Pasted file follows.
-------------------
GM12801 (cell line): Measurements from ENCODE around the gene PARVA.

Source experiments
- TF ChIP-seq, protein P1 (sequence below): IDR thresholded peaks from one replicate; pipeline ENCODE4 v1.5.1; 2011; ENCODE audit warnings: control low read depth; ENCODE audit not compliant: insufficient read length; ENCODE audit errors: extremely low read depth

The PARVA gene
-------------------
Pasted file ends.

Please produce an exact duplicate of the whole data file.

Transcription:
GM12801 (cell line): Measurements from ENCODE around the gene PARVA.

Source experiments
- TF ChIP-seq, protein P1 (sequence below): IDR thresholded peaks from one replicate; pipeline ENCODE4 v1.5.1; 2011; ENCODE audit warnings: control low read depth; ENCODE audit not compliant: insufficient read length; ENCODE audit errors: extremely low read depth

The PARVA gene